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# Liquified Methane

## Liquified Methane

(OP)
I am doing some research that requires small amounts of liquified methane (<50L) I need a tank I can transport by truck to my closet LNG fueling station to refill. The only tanks that are available for LNG are for class 8 commercial trucks as fuel tanks to run the truck on LNG. So they are much more expensive and currently only available in the whole kit to convert each truck. I only need the tank and fittings, I've reached out to the company (blu fuels) and I'm awaiting response to know if I can buy pieces of the kit individually. If I cannot I am looking at some cheaper possible alternatives.

One idea I've thought of is to convert a N2 cryogenic tank to LNG. I found one other thread on another forum on this topic but unfortunately it didn't have much information. They said it should work. I would still need to the correct fittings to refuel but those are available.

What other modifications would be required to convert a N2 tank to LNG? Is it technically feasible? Practical?

I appreciate any input on this topic. This is not my area of expertise yet, I am learning more about these LNG systems there is just not as much information readily available like for CNG systems. In order to carry out this experiment I need LNG but my budget is restricted to less than $10k so I'm trying to find a solution. Thank you for looking! ### RE: Liquified Methane (OP) BTW here is the truck fuel tank: The Blu V2 LNG Fuel Delivery System, a 160-diesel-gallon equivalent twin-tank package, has a list price of$18,000 after a \$7,000 rebate for fueling at Blu’s network of 24 LNG stations across the country.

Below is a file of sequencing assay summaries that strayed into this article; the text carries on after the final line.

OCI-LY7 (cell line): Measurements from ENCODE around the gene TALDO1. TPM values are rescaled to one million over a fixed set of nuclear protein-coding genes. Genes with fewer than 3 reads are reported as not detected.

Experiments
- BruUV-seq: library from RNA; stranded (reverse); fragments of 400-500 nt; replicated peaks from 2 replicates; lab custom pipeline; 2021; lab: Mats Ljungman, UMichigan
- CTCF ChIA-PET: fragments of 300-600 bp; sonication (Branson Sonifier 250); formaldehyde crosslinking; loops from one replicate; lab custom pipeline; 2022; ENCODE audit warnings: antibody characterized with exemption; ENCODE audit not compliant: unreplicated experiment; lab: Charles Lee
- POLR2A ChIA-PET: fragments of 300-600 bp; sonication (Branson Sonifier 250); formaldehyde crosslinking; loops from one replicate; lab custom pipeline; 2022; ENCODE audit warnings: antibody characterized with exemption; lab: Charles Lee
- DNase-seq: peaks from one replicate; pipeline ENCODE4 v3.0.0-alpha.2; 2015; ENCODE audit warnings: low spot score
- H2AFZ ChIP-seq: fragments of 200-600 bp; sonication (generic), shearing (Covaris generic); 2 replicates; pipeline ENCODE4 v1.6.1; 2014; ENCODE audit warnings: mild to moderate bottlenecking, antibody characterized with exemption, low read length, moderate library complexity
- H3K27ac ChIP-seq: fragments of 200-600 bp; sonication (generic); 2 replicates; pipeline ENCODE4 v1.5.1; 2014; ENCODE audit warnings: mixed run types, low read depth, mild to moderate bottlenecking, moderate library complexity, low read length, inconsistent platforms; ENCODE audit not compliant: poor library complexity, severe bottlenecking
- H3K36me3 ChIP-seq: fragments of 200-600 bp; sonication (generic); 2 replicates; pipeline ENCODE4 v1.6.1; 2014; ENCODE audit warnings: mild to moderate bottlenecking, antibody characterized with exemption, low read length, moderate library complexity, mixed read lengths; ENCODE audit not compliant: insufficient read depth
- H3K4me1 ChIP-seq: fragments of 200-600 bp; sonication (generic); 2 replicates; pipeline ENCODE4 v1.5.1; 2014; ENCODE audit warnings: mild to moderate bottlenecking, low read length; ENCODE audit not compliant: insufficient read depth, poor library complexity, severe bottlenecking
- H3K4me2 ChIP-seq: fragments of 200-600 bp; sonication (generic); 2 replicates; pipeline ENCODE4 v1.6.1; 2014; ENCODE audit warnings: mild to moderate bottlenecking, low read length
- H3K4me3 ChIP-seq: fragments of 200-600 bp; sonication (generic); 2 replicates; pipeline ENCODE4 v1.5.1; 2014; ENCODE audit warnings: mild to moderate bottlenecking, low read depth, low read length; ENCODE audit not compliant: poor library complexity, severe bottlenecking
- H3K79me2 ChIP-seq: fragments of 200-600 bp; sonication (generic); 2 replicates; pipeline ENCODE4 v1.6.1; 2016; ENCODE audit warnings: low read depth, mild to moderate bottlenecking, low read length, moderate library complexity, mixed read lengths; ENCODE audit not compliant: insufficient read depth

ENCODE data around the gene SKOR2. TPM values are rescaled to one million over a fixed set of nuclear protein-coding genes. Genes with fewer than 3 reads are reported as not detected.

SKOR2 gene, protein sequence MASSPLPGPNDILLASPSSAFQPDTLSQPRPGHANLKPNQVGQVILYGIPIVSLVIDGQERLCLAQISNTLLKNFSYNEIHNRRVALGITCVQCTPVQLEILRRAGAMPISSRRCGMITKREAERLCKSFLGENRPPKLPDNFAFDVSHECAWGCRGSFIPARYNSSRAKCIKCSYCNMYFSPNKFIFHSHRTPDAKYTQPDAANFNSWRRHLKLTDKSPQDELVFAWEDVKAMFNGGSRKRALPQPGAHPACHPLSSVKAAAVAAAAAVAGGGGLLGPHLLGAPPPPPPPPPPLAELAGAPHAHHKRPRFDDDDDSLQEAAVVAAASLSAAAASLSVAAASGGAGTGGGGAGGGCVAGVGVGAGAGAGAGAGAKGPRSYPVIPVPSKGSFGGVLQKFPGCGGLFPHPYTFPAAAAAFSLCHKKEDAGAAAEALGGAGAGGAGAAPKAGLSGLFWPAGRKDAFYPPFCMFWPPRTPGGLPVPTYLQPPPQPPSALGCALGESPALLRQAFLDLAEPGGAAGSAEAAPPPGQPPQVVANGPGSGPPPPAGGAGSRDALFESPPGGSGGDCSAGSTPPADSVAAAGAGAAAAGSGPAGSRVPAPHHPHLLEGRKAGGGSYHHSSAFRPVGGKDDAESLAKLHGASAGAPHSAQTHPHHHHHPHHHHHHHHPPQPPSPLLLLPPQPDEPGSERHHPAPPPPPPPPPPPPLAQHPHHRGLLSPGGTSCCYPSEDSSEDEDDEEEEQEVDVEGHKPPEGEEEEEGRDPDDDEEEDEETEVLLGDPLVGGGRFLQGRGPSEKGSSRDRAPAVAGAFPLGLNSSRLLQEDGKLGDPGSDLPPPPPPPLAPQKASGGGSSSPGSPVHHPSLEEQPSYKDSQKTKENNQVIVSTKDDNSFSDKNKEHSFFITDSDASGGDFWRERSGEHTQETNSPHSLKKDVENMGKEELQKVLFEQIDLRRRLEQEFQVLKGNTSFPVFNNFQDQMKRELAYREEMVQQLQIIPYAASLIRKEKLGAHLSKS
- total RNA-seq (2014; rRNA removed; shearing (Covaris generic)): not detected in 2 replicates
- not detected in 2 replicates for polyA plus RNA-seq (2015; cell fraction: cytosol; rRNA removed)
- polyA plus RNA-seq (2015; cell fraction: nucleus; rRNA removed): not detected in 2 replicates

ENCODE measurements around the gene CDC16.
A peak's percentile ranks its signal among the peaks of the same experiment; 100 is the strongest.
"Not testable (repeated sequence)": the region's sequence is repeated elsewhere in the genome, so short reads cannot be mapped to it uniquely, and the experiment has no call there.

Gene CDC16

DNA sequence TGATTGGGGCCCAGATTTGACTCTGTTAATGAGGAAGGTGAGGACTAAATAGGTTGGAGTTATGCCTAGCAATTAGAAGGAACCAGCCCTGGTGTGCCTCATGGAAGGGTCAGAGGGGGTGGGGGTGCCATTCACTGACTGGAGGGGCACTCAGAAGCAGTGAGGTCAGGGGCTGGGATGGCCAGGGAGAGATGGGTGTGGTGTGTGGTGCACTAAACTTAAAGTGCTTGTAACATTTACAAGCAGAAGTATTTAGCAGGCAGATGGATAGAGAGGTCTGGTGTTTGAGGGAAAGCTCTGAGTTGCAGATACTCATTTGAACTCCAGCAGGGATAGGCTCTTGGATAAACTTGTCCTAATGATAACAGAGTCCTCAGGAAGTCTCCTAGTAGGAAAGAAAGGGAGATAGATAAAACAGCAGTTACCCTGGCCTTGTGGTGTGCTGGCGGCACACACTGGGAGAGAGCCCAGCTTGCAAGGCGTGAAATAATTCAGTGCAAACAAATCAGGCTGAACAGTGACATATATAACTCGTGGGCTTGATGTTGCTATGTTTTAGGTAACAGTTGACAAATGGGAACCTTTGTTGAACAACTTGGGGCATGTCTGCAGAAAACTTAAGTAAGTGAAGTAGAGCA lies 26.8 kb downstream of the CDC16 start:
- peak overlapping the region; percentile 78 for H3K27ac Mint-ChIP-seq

Website: http://www.blulng.com/lng-solutions

### RE: Liquified Methane

I can't see why a liquid N2 tank wouldn't work. The difference is how do you deal worth the boil off gas as you transport it??. All such systems work at very low pressure but need to vent if you're not using gas.

Otherwise I can't see any serious issues, but the venting is your key problem. You could very easily create am explosive atmosphere if your not careful whereas as N2 whilst an asphhxiant won't blow up.

Remember - More details = better answers
Also: If you get a response it's polite to respond to it.

### RE: Liquified Methane

As I understand the automotive applications, not exactly but almost the same as the LPG bottles. Methane liquefies under pressure, and I guess, this is the one you are after. I do not think you want liquefied methane at atmospheric pressure.

### RE: Liquified Methane

You should verify the requirements against NFPA 59A, "Production, Storage, and Handling of Liquefied Natural Gas (LNG)". The most recent version can be accessed by signing in at NFPA 59A

The 2006 version is available on the internet: NFPA 59A (2006)

The major difference between N2 and LNG is that the latter is flammable which imposes additional safety features.

Dejan IVANOVIC
Process Engineer, MSChE

### RE: Liquified Methane

(OP)
Thank you all for your input it is greatly appreciated!

I am reading about the cryogenic tanks I am considering using, I will post the specs for them and the valves tomorrow. I will share the information I get from Blu Fuels; I've also reached out to some other people inside the LNG industry and i am awaiting response.

### RE: Liquified Methane

(OP)
Hey all just thought I would explain a little more what my research is. It's pretty simple really; im doing bench testing with a prototype engine. I've written about this engine on physics forums a few years ago. It's called a reverse uniflow 2 stroke diesel engine. It utilizes a turbocharger and supercharger for maximum power density and efficiency. I am using LNG because because of it's cryogenic properties, it will cool compressed air coming from the turbo compressor which allows higher levels of boost with less heat. This engine also utilizes water injection to further cool compressed air without the need for an intercooler. It is possible to do some of the testing without LNG and just using gaseous methane; however for the best results I need LNG.